Those moments after a child is born are precious. As a parent, you've been waiting to meet your perfect little bundle of joy. If your baby has a craniofacial or cleft condition, those first moments can be scary and emotional.
The craniofacial and cleft team here at Cook Children's understands your concerns. Led by Dr. Eric Hubli, our team specializes in plastic and reconstructive surgery for children with face, head and neck conditions that they are born with, or may acquire later due to traumatic injury, disease or developmental disorder.
We're here to help you learn about your child's condition and the treatment options that can help your child have a bright future.
Specializing in plastic and reconstructive surgery for children with face, head and neck conditions that they are born with, or may acquire later due to traumatic injury, disease or developmental disorder.
- Cleft lip and palate
- Abnormalities of the skull
- Abnormalities of the orbits and midface
- Abnormalities of the jaws
- Ear deformities
- Vascular lesions
- Named syndromes
Craniofacial conditions can sometimes have other related issues. In these cases, the Craniofacial and Cleft Surgery program enlists the talents of:
- Primary care physicians
- Pediatric and neonatal intensive care
- Oral surgery
- Speech pathology
- Other services as needed
The program works together with other specialties to care for the unique issues of each patient.
Whether your child has just been diagnosed with a cleft lip or palate, is scheduled for surgery, or on the road to recovery, you probably have lots of questions. The following are the questions we are asked most often before and during visits. Of course, if you don't find the answers to your questions, please feel free to contact us at 682-885-7770.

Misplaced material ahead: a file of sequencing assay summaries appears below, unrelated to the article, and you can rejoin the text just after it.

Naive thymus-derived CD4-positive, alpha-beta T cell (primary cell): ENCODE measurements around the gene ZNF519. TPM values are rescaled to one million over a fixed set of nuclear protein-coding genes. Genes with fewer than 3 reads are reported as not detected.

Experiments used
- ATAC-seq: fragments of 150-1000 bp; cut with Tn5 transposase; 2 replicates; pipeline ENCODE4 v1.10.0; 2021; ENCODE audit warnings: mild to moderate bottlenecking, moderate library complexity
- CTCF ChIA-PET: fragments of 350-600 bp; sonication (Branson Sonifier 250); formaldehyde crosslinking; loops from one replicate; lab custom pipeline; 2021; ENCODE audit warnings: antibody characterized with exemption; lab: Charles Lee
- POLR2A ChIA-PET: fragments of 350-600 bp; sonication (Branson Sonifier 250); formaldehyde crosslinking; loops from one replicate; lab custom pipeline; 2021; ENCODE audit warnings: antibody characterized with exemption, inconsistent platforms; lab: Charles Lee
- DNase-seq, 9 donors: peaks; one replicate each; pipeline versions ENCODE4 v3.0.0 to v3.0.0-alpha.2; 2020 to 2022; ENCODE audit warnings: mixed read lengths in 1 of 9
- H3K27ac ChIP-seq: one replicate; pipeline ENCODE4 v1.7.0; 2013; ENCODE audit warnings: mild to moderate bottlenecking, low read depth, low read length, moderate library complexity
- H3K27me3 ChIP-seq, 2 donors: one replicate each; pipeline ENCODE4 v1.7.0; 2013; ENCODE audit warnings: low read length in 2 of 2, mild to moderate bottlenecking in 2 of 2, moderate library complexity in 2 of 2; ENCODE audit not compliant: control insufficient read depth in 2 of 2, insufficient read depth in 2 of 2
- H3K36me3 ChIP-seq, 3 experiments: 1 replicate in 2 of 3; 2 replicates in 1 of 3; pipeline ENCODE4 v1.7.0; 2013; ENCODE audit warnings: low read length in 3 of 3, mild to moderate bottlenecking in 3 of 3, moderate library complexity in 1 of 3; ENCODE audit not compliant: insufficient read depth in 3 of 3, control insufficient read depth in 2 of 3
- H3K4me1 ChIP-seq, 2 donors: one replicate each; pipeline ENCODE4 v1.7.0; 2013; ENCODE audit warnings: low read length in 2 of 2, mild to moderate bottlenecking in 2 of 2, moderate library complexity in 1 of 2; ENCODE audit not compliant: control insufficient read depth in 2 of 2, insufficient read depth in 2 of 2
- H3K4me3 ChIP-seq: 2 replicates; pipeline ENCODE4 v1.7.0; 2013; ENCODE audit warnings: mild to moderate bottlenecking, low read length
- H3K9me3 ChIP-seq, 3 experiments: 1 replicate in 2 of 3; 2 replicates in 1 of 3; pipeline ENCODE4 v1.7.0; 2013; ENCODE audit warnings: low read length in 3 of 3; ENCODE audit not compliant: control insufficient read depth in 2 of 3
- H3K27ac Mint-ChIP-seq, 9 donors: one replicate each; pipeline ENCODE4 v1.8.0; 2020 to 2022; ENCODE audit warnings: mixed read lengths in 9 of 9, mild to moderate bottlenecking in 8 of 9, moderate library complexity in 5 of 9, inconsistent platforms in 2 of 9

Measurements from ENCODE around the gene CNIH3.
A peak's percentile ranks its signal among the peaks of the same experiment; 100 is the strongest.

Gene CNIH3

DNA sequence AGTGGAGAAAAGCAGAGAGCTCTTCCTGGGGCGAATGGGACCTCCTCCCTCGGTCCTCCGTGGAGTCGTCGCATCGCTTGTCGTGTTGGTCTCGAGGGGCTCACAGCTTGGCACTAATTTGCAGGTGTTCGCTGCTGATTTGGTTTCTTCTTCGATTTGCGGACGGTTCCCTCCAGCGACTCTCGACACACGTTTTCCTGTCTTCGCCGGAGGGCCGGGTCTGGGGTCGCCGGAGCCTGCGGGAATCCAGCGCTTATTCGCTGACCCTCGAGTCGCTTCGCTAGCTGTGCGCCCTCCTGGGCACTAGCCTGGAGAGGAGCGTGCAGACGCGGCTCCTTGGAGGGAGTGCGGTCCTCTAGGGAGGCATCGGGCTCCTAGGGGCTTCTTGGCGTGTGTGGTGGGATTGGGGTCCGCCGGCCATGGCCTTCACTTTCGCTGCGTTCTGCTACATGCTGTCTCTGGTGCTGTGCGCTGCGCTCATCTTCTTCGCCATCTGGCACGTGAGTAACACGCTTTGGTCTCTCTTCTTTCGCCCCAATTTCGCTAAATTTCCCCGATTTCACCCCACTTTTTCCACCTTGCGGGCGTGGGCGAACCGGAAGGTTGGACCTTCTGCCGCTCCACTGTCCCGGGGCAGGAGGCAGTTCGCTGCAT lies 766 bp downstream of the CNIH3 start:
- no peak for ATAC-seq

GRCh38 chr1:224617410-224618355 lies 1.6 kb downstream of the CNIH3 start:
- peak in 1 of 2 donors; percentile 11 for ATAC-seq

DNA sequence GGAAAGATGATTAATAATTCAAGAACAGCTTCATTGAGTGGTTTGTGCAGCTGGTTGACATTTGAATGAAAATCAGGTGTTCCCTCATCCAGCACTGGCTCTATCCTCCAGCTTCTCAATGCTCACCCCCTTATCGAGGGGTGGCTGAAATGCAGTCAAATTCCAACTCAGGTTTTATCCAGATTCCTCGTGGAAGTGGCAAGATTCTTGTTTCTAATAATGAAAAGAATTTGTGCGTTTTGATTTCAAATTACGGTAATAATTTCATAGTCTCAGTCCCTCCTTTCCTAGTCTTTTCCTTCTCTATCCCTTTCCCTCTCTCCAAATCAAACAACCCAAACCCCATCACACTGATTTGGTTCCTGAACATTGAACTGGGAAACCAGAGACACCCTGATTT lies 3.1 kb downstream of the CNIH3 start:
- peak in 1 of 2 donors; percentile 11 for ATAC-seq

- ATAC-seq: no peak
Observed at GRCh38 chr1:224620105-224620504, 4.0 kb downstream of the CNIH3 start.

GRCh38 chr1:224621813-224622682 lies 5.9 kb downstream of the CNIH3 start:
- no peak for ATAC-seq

What happens during cleft surgery?
To ensure your child's comfort, your doctor will recommend the appropriate anesthesia for your child. To close a cleft lip, an incision on either side of the cleft creates a flap that is then drawn together with stitches. To close a cleft palate, the surgical team creates a flap and that allows for the rebuilding of the tissue, bone, and muscle of the palate. The flap is then closed with stitches. It is important to note that because of a child's continued growth and development, additional procedures may be necessary.
How many surgeries will my child need?
What is the approximate length of time for the surgery? The extent of surgery depends on whether the child has a cleft lip, palate or both. Having a cleft lip doesn't mean he or she will also have a cleft palate. The cleft lip and cleft palate are formed at two different stages of pregnancies. In order to fix the cleft lip children usually will have surgery at 3 to 6 months. A second surgery may be needed, but that depends on if one or two sides are affected.
If only one side is affected then only one surgery on the lip will be needed, but if both sides are affected he or she will need two surgeries on the lip. The first surgery is when the baby is 3 to 6 months old, but doctors will decide for sure based on how your child is doing. The next surgery would then be at 9 to 12 months or age or when the child is ready.
Every case is different, and the length of time of each surgery is dependent on many factors such as type of repair, whether it is cleft lip, palate or both and if one or both sides are affected. This is a question your doctor should be able to answer prior to the actual surgery.
How long will my baby need to stay?
For the first two surgeries you can plan on staying 2-3 nights. The palate surgery is more extensive, and requires two or three nights in the medical center.
You probably have lots of questions. We can help. If you would like to schedule an appointment, or speak to our staff, please call our offices at 682-885-7770.